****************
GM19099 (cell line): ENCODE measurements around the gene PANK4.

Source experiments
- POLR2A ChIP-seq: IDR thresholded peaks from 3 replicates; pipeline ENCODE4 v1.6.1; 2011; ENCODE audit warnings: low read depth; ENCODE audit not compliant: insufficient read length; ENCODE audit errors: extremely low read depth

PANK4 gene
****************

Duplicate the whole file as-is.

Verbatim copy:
GM19099 (cell line): ENCODE measurements around the gene PANK4.

Source experiments
- POLR2A ChIP-seq: IDR thresholded peaks from 3 replicates; pipeline ENCODE4 v1.6.1; 2011; ENCODE audit warnings: low read depth; ENCODE audit not compliant: insufficient read length; ENCODE audit errors: extremely low read depth

PANK4 gene